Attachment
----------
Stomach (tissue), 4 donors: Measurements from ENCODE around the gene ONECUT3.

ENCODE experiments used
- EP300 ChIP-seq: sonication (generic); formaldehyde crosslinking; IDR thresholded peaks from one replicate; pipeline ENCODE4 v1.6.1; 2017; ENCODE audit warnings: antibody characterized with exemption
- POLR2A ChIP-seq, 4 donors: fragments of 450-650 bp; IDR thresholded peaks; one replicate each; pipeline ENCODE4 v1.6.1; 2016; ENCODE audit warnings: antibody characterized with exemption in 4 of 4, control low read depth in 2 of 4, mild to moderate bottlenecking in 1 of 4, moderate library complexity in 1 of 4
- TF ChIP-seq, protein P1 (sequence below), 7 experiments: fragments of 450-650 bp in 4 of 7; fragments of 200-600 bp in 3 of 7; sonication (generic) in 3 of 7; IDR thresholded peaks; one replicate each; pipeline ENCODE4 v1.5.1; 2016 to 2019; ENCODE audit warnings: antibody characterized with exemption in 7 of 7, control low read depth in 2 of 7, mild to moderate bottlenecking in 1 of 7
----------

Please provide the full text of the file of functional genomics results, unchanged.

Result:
Stomach (tissue), 4 donors: Measurements from ENCODE around the gene ONECUT3.

ENCODE experiments used
- EP300 ChIP-seq: sonication (generic); formaldehyde crosslinking; IDR thresholded peaks from one replicate; pipeline ENCODE4 v1.6.1; 2017; ENCODE audit warnings: antibody characterized with exemption
- POLR2A ChIP-seq, 4 donors: fragments of 450-650 bp; IDR thresholded peaks; one replicate each; pipeline ENCODE4 v1.6.1; 2016; ENCODE audit warnings: antibody characterized with exemption in 4 of 4, control low read depth in 2 of 4, mild to moderate bottlenecking in 1 of 4, moderate library complexity in 1 of 4
- TF ChIP-seq, protein P1 (sequence below), 7 experiments: fragments of 450-650 bp in 4 of 7; fragments of 200-600 bp in 3 of 7; sonication (generic) in 3 of 7; IDR thresholded peaks; one replicate each; pipeline ENCODE4 v1.5.1; 2016 to 2019; ENCODE audit warnings: antibody characterized with exemption in 7 of 7, control low read depth in 2 of 7, mild to moderate bottlenecking in 1 of 7